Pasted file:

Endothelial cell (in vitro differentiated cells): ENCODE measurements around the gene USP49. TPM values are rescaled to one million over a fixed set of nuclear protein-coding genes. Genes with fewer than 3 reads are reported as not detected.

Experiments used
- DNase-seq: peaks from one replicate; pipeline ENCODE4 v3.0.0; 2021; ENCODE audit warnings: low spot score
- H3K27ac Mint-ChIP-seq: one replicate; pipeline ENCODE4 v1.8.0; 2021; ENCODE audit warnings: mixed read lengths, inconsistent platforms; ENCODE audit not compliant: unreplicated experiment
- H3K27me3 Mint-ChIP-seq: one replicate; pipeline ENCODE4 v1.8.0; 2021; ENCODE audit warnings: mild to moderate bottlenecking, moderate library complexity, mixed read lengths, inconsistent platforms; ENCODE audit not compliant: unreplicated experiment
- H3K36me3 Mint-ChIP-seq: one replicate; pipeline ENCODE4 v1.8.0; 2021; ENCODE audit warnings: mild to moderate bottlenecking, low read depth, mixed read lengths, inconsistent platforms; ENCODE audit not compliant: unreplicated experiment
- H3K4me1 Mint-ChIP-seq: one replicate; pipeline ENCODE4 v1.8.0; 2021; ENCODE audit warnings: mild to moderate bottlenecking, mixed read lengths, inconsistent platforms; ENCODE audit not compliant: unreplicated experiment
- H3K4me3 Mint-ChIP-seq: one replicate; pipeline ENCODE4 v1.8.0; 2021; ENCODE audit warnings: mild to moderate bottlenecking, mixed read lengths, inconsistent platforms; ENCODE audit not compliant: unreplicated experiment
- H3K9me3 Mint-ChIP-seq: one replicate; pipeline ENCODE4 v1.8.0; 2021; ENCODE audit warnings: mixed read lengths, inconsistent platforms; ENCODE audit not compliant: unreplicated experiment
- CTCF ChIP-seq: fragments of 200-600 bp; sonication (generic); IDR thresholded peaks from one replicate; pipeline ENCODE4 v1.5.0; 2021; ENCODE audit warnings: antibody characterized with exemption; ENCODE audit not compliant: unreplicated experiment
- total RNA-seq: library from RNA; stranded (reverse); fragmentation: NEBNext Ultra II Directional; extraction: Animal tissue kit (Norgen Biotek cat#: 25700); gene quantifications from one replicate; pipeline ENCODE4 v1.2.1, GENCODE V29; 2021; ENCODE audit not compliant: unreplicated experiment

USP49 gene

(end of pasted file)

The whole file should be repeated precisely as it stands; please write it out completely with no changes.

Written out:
Endothelial cell (in vitro differentiated cells): ENCODE measurements around the gene USP49. TPM values are rescaled to one million over a fixed set of nuclear protein-coding genes. Genes with fewer than 3 reads are reported as not detected.

Experiments used
- DNase-seq: peaks from one replicate; pipeline ENCODE4 v3.0.0; 2021; ENCODE audit warnings: low spot score
- H3K27ac Mint-ChIP-seq: one replicate; pipeline ENCODE4 v1.8.0; 2021; ENCODE audit warnings: mixed read lengths, inconsistent platforms; ENCODE audit not compliant: unreplicated experiment
- H3K27me3 Mint-ChIP-seq: one replicate; pipeline ENCODE4 v1.8.0; 2021; ENCODE audit warnings: mild to moderate bottlenecking, moderate library complexity, mixed read lengths, inconsistent platforms; ENCODE audit not compliant: unreplicated experiment
- H3K36me3 Mint-ChIP-seq: one replicate; pipeline ENCODE4 v1.8.0; 2021; ENCODE audit warnings: mild to moderate bottlenecking, low read depth, mixed read lengths, inconsistent platforms; ENCODE audit not compliant: unreplicated experiment
- H3K4me1 Mint-ChIP-seq: one replicate; pipeline ENCODE4 v1.8.0; 2021; ENCODE audit warnings: mild to moderate bottlenecking, mixed read lengths, inconsistent platforms; ENCODE audit not compliant: unreplicated experiment
- H3K4me3 Mint-ChIP-seq: one replicate; pipeline ENCODE4 v1.8.0; 2021; ENCODE audit warnings: mild to moderate bottlenecking, mixed read lengths, inconsistent platforms; ENCODE audit not compliant: unreplicated experiment
- H3K9me3 Mint-ChIP-seq: one replicate; pipeline ENCODE4 v1.8.0; 2021; ENCODE audit warnings: mixed read lengths, inconsistent platforms; ENCODE audit not compliant: unreplicated experiment
- CTCF ChIP-seq: fragments of 200-600 bp; sonication (generic); IDR thresholded peaks from one replicate; pipeline ENCODE4 v1.5.0; 2021; ENCODE audit warnings: antibody characterized with exemption; ENCODE audit not compliant: unreplicated experiment
- total RNA-seq: library from RNA; stranded (reverse); fragmentation: NEBNext Ultra II Directional; extraction: Animal tissue kit (Norgen Biotek cat#: 25700); gene quantifications from one replicate; pipeline ENCODE4 v1.2.1, GENCODE V29; 2021; ENCODE audit not compliant: unreplicated experiment

USP49 gene